For instance, consider a culture such as Indonesia’s. It can be shaped and worked, he says, according to what we think is best for it. He doesn’t pause to reflect, apparently, upon whether the United States, or any other power in dire straits itself, might know what is best for Indonesia. He believes that we could write an ideal sensory program for Indonesia or some area of the world we “wanted to leapfrog across a lot of old technology,” if we knew, first of all, its present sensory thresholds. But who is to judge what would be an “ideal” sensory program for Indonesia? And what if the Indonesians or people in some other area of the world didn’t want to be leapfrogged but just wanted to be left alone? McLuhan doesn’t go into this. He never explains values. What one feels above all is his extreme objectivity, his brushing aside of individual preferences, his complete lack of interest in bothersome details, in the slow and painful process.

And this leads me once more to Eudora Welty before I go on to a certain children’s book I have in mind, Charlie and the Chocolate Factory (Knopf). As opposed to McLuhan’s enormous admiration for instantaneousness, Miss Welty’s Losing Battles took nine years to write. And as opposed to the superficial quality of most TV shows, what I was constantly aware of in it — what I am always aware of in those children’s books I put on my special shelf — was the extreme individuality of the style, the subtle, unovert way in which the characters through their dialogue gradually but forcefully moved in on me, the pervading humor in the midst of sadness, and the sharp conveyance of a special time and place by means of brief but telling images. And because of this I was compelled to go back once again to her fine little monograph Place in Fiction. In this small book Miss Welty sets forth her belief not only in the power of place in any created work but in the ways in which place exerts control over character portrayal, of how exceedingly important is explicitness of detail and a steady lucidity and uncompromise of purpose. She speaks further of how place has deeply to do with three kinds of goodness in fiction: the goodness and validity of the raw material, the goodness of the writing, and the goodness of the writer himself, his worth as a human being. And this worth is always mercilessly revealed in his writing, because there we discover his roots or lack of them, the place where he stands, his point of view or lack of it.

We come now to Charlie, that starved child Roald Dahl dreamed up to go and live forever in pure bliss in Mr. Willy Wonka’s chocolate factory. The more I think about Charlie and the character of Willy Wonka and his factory, the more I am reminded of McLuhan’s coolness, the basic nature of his observations, and the kinds of things that excite him. Certainly there are several interesting parallels between the point of view of Charlie and the Chocolate Factory and McLuhan’s “theatrical view of experience as a production or stunt,” as well as his enthusiastic conviction that every ill of mankind can easily be solved by subservience to the senses.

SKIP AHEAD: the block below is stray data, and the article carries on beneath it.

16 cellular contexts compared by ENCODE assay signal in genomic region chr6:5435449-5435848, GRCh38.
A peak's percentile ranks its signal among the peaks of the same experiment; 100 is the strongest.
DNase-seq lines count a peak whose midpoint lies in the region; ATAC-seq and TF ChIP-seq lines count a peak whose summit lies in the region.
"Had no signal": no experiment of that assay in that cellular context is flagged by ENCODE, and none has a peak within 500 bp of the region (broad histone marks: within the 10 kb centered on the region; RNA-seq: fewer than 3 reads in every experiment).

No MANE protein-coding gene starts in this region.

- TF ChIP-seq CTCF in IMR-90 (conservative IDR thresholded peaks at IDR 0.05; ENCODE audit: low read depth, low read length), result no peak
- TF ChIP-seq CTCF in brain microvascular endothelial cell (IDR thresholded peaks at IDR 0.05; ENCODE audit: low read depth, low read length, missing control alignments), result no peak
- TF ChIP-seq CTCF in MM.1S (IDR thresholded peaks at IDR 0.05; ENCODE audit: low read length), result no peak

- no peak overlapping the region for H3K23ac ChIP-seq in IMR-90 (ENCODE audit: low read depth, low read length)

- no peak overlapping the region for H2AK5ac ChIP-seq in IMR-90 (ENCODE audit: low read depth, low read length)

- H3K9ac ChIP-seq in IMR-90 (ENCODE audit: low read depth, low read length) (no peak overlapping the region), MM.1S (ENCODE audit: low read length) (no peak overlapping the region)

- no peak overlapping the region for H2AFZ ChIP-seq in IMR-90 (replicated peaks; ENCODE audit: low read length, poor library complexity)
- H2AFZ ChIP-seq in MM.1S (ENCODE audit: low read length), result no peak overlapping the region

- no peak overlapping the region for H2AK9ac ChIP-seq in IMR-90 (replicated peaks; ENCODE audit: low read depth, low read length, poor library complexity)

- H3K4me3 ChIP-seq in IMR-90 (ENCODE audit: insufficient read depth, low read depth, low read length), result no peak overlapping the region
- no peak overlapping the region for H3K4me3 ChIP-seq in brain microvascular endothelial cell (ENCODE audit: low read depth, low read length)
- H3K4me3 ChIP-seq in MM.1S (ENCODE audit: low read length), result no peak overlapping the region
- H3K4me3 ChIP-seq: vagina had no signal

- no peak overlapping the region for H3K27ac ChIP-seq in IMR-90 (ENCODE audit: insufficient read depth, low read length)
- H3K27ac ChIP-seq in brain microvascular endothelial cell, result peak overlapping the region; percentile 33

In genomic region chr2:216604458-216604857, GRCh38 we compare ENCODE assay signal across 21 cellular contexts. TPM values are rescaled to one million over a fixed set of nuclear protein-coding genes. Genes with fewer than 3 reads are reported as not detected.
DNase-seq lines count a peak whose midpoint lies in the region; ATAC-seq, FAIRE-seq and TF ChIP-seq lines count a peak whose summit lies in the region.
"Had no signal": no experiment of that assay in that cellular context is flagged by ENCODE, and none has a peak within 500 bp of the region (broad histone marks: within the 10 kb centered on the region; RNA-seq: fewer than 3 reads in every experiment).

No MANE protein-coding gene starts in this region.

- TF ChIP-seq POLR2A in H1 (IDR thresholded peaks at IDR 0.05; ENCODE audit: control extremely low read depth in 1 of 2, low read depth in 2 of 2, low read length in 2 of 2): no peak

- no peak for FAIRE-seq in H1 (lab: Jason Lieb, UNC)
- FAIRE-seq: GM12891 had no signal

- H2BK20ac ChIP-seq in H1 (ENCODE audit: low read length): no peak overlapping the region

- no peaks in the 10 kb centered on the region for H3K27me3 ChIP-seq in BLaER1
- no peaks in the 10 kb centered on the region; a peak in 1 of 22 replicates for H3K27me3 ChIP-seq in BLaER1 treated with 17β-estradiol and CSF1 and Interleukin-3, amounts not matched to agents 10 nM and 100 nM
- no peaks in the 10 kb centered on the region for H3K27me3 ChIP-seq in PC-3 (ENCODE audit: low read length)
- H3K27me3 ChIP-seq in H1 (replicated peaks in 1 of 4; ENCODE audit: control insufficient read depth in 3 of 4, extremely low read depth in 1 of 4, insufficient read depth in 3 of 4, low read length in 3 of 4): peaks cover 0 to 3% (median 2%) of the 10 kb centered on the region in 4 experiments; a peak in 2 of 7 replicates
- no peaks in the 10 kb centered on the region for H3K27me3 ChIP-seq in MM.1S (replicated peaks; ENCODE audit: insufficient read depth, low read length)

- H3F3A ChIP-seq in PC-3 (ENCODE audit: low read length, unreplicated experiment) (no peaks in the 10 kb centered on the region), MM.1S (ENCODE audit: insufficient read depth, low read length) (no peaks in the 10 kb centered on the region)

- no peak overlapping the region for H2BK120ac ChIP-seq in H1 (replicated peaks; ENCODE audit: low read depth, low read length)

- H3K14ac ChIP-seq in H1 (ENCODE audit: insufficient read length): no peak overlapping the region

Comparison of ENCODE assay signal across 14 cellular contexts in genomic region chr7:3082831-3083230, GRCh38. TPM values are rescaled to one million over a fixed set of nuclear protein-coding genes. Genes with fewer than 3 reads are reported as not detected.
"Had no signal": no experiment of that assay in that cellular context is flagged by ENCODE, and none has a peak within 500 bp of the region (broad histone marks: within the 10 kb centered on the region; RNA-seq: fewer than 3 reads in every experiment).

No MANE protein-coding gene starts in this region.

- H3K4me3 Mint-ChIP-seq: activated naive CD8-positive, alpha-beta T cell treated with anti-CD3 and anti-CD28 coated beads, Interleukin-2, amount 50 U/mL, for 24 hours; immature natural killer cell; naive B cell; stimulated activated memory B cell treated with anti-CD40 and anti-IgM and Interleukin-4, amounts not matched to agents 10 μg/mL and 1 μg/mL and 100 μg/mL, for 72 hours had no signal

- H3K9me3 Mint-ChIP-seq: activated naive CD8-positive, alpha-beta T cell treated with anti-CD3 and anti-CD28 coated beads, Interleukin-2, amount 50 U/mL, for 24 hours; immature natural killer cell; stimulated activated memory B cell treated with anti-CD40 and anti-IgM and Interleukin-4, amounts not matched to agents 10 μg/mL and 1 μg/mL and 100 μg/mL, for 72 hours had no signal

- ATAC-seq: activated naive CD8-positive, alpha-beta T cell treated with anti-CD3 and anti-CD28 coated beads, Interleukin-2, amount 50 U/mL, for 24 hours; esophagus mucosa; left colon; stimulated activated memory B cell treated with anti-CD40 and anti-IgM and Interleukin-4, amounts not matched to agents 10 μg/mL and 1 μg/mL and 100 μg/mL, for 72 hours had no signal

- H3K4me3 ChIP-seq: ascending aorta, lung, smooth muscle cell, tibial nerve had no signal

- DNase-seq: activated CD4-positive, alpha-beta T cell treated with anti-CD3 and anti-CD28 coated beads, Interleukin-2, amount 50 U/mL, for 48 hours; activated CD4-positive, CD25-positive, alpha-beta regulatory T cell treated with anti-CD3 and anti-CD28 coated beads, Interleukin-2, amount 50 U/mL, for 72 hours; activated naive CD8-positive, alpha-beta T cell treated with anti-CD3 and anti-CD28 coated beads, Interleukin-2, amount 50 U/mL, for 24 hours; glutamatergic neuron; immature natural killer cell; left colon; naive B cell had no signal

Both McLuhan’s theories and the story about Charlie are enormously popular. Charlie and the Chocolate Factory (together with Charlotte’s Web [Harper]) is probably the book most read aloud by those teachers who have no idea, apparently, what other books they might read to the children.Charlie, again along with Charlotte’s Web, is always at the top of the best sellers among children’s books, put there by fond aunts and grandmothers and parents buying it as the perfect gift, knowing no better. And I do think this a most curious coupling: on the one hand, one of the most tasteless books ever written for children; and on the other, one of the best. We are reminded of Ford Madox Ford’s observation that only two classes of books are universal in their appeal: the very best and the very worst.

Now, there are those who consider Charlie to be a satire and believe that Willy Wonka and the children are satiric portraits as in a cautionary tale. I am perfectly willing to admit that possibly Dahl wrote it as such: a book on two levels, one for adults and one for children. However, he chose to publish Charlie as a children’s book, knowing quite well that children would react to one level only (if there are two), the level of pure story. Being literarily unsophisticated, children can react only to this level; and as I am talking about children’s books, it is this level I am about to explore.